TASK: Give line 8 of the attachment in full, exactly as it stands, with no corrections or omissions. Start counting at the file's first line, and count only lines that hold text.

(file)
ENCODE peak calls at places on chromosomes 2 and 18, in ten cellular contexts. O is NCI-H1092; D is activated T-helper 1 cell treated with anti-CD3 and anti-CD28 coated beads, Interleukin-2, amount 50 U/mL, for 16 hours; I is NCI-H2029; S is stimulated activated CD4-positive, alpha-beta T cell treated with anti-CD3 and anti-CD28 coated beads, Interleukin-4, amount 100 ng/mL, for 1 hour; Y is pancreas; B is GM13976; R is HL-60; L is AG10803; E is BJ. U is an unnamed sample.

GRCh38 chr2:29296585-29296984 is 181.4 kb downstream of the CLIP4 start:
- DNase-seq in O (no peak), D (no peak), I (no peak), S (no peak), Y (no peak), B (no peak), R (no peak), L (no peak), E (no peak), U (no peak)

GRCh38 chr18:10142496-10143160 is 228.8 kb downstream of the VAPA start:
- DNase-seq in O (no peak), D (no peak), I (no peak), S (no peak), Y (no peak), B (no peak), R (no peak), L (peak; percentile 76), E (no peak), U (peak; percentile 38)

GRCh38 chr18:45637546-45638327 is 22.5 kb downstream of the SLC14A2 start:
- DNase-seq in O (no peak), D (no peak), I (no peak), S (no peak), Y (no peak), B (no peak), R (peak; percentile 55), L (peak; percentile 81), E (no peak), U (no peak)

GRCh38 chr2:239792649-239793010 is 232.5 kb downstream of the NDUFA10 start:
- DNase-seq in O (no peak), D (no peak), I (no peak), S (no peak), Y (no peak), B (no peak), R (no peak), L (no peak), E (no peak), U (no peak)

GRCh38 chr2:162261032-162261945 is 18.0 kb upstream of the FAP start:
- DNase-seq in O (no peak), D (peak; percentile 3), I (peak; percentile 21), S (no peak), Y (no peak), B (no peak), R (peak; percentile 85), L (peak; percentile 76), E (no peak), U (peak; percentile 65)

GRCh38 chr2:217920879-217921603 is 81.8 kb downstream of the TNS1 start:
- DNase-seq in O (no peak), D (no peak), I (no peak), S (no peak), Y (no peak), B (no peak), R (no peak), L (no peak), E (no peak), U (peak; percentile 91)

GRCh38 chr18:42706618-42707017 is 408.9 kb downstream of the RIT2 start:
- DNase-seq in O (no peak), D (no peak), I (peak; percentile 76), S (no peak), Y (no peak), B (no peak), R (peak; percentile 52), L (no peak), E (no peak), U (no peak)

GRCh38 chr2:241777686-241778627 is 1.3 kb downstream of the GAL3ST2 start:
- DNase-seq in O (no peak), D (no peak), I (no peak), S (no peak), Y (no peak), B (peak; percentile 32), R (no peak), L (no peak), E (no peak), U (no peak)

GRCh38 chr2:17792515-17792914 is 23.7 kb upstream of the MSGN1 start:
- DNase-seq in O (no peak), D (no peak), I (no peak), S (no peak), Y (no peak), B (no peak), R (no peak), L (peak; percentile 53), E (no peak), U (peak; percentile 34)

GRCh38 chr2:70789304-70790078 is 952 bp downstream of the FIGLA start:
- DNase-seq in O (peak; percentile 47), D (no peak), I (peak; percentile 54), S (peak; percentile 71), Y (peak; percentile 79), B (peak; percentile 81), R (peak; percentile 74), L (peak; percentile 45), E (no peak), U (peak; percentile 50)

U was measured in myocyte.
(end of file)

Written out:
GRCh38 chr2:239792649-239793010 is 232.5 kb downstream of the NDUFA10 start: